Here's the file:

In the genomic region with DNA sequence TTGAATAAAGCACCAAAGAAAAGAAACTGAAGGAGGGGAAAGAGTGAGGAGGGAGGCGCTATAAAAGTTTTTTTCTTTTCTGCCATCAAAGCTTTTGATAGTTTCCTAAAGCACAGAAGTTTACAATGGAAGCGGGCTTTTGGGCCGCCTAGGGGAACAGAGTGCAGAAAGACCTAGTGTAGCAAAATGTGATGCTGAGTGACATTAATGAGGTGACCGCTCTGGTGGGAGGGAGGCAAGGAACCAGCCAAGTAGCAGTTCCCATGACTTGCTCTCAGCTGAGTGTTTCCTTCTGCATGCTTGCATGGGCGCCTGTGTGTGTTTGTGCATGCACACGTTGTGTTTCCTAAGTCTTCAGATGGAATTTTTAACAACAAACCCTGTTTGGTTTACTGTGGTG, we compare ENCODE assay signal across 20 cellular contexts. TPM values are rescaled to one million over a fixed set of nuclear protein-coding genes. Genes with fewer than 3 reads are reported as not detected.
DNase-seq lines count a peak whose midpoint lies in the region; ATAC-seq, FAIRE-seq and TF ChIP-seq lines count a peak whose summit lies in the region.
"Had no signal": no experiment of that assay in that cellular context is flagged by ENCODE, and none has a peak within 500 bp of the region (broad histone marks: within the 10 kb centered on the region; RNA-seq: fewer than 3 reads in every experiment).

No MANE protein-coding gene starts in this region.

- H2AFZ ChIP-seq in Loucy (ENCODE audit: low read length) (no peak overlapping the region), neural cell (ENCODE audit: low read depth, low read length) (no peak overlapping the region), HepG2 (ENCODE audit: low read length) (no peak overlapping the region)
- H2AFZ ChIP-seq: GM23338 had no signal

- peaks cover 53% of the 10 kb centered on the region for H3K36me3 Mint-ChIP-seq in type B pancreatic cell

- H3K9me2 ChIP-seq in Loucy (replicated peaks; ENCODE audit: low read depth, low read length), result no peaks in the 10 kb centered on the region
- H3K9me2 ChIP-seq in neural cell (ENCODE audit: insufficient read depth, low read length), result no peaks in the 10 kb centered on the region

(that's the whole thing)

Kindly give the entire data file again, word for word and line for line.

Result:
In the genomic region with DNA sequence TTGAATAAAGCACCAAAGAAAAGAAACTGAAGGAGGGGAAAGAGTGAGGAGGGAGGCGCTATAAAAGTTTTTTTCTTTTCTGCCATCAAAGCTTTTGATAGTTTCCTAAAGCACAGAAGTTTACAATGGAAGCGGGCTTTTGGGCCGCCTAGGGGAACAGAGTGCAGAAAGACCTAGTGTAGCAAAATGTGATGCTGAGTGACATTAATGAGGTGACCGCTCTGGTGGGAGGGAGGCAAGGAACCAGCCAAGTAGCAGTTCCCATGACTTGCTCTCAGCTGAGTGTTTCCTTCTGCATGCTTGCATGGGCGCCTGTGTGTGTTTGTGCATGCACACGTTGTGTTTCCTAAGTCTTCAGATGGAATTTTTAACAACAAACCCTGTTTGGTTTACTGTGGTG, we compare ENCODE assay signal across 20 cellular contexts. TPM values are rescaled to one million over a fixed set of nuclear protein-coding genes. Genes with fewer than 3 reads are reported as not detected.
DNase-seq lines count a peak whose midpoint lies in the region; ATAC-seq, FAIRE-seq and TF ChIP-seq lines count a peak whose summit lies in the region.
"Had no signal": no experiment of that assay in that cellular context is flagged by ENCODE, and none has a peak within 500 bp of the region (broad histone marks: within the 10 kb centered on the region; RNA-seq: fewer than 3 reads in every experiment).

No MANE protein-coding gene starts in this region.

- H2AFZ ChIP-seq in Loucy (ENCODE audit: low read length) (no peak overlapping the region), neural cell (ENCODE audit: low read depth, low read length) (no peak overlapping the region), HepG2 (ENCODE audit: low read length) (no peak overlapping the region)
- H2AFZ ChIP-seq: GM23338 had no signal

- peaks cover 53% of the 10 kb centered on the region for H3K36me3 Mint-ChIP-seq in type B pancreatic cell

- H3K9me2 ChIP-seq in Loucy (replicated peaks; ENCODE audit: low read depth, low read length), result no peaks in the 10 kb centered on the region
- H3K9me2 ChIP-seq in neural cell (ENCODE audit: insufficient read depth, low read length), result no peaks in the 10 kb centered on the region